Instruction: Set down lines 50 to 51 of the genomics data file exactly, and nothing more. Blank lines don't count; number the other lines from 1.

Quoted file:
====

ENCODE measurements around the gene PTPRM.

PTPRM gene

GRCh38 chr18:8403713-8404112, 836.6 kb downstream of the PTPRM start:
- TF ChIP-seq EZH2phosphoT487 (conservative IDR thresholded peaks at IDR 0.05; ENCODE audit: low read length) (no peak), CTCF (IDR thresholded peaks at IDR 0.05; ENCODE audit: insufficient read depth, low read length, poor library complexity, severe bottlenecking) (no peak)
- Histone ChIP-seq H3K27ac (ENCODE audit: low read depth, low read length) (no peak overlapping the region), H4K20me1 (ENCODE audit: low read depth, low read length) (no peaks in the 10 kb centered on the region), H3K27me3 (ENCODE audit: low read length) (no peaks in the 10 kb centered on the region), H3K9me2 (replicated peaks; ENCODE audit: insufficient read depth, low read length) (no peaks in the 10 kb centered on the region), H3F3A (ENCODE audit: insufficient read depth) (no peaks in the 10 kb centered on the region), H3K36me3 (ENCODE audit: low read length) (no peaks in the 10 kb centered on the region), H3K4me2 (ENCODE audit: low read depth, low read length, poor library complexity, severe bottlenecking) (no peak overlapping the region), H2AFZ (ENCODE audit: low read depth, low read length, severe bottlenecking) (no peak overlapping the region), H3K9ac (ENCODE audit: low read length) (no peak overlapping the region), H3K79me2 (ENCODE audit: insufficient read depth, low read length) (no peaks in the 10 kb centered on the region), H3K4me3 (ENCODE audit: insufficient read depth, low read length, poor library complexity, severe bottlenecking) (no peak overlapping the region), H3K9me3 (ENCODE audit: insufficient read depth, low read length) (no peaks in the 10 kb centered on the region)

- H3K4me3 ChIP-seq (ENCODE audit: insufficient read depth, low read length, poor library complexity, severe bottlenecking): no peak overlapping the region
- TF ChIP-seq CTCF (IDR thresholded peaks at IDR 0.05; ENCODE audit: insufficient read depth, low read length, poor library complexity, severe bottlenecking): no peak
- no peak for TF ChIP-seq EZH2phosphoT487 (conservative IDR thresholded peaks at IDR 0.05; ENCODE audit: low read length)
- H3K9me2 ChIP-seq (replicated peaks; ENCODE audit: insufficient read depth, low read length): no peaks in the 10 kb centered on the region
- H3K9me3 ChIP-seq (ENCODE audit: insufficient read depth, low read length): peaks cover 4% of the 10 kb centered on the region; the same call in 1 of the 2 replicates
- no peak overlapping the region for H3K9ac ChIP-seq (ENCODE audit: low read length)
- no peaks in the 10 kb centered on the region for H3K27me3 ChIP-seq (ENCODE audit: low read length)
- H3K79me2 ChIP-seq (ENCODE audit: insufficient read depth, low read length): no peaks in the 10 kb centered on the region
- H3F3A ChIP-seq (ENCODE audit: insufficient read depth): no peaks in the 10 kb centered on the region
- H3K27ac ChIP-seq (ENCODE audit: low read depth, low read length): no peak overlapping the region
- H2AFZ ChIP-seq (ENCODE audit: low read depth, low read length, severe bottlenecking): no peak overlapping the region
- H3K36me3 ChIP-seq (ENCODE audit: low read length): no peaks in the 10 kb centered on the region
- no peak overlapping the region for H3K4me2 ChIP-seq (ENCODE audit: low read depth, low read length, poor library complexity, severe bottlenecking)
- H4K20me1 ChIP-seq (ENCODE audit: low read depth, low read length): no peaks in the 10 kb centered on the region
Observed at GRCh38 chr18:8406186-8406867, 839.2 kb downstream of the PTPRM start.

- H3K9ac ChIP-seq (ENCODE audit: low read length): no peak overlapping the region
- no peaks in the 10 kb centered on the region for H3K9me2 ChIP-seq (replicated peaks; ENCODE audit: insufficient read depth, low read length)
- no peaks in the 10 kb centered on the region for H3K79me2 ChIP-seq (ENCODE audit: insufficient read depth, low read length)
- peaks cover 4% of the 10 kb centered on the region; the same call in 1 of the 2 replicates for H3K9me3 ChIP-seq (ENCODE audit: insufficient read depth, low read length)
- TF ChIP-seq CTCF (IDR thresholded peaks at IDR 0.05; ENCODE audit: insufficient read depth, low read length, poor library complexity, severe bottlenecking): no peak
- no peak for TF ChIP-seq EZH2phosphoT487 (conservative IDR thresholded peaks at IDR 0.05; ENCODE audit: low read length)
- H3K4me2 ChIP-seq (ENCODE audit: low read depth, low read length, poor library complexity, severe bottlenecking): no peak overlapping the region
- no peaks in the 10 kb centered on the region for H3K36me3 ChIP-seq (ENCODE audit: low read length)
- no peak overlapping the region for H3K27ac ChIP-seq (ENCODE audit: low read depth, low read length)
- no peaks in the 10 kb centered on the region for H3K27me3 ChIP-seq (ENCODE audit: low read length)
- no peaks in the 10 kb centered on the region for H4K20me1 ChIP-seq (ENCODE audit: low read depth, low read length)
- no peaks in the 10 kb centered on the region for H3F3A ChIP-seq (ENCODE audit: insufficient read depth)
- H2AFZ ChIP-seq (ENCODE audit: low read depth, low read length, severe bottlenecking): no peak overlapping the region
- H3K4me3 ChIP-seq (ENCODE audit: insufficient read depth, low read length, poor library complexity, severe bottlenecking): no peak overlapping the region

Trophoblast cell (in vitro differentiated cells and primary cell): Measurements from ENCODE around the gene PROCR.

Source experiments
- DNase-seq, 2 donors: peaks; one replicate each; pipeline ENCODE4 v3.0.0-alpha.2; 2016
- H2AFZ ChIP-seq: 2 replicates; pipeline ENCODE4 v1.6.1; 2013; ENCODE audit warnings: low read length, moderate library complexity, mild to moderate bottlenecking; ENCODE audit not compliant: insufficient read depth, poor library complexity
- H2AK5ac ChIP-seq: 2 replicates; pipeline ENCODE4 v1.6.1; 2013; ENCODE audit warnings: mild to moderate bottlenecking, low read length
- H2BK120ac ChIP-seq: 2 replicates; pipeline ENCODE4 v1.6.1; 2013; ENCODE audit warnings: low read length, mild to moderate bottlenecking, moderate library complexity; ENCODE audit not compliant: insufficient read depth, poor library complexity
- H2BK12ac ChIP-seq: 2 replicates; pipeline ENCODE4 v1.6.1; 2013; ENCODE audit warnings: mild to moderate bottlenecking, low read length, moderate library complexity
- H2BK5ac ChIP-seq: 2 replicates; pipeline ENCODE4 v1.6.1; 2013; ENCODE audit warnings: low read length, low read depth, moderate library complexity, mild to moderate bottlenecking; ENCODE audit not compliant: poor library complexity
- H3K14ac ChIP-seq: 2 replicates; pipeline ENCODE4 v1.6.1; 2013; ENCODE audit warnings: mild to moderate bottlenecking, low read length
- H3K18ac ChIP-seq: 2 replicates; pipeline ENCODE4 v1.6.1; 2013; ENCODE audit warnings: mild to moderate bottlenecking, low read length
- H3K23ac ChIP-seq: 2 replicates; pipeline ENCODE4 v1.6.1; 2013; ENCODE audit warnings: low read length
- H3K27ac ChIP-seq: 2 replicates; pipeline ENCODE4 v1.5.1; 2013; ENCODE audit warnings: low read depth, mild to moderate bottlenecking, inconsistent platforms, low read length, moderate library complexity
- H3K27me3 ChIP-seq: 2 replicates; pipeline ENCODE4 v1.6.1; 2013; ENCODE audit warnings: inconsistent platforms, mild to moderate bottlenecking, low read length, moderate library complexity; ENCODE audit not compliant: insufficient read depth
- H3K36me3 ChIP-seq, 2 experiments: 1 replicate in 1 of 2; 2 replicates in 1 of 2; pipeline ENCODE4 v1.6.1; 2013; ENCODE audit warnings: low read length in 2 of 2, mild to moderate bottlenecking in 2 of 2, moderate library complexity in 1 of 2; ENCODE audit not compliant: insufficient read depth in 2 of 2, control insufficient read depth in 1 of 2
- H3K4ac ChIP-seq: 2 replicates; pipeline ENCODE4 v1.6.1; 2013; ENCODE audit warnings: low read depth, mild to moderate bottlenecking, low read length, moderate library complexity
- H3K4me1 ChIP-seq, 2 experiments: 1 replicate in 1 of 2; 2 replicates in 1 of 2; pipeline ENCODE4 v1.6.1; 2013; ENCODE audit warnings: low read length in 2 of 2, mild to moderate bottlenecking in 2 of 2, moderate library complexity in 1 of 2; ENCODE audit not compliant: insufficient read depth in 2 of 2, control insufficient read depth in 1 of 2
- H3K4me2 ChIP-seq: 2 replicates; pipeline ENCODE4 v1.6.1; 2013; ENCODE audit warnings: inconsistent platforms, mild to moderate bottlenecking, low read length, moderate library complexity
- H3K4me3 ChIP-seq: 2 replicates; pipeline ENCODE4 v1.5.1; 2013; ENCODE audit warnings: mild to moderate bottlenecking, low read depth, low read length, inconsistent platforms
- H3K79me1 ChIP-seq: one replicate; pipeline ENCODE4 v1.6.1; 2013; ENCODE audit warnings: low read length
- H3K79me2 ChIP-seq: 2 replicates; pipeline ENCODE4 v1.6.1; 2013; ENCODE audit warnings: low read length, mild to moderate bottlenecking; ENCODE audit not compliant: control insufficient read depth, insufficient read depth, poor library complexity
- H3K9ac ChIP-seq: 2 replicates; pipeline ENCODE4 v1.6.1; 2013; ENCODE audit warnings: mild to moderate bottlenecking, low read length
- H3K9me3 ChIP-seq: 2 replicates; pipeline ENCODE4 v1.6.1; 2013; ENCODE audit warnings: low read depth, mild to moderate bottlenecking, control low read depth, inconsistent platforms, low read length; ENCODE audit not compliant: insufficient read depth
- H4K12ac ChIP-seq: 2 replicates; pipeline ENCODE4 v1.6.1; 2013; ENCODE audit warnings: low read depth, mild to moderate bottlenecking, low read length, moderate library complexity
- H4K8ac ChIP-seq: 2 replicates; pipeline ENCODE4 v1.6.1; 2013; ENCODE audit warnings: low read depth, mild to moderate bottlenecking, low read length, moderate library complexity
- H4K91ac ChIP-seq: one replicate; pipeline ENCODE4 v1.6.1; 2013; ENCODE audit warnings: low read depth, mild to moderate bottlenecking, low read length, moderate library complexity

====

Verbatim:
- H3K4me1 ChIP-seq, 2 experiments: 1 replicate in 1 of 2; 2 replicates in 1 of 2; pipeline ENCODE4 v1.6.1; 2013; ENCODE audit warnings: low read length in 2 of 2, mild to moderate bottlenecking in 2 of 2, moderate library complexity in 1 of 2; ENCODE audit not compliant: insufficient read depth in 2 of 2, control insufficient read depth in 1 of 2
- H3K4me2 ChIP-seq: 2 replicates; pipeline ENCODE4 v1.6.1; 2013; ENCODE audit warnings: inconsistent platforms, mild to moderate bottlenecking, low read length, moderate library complexity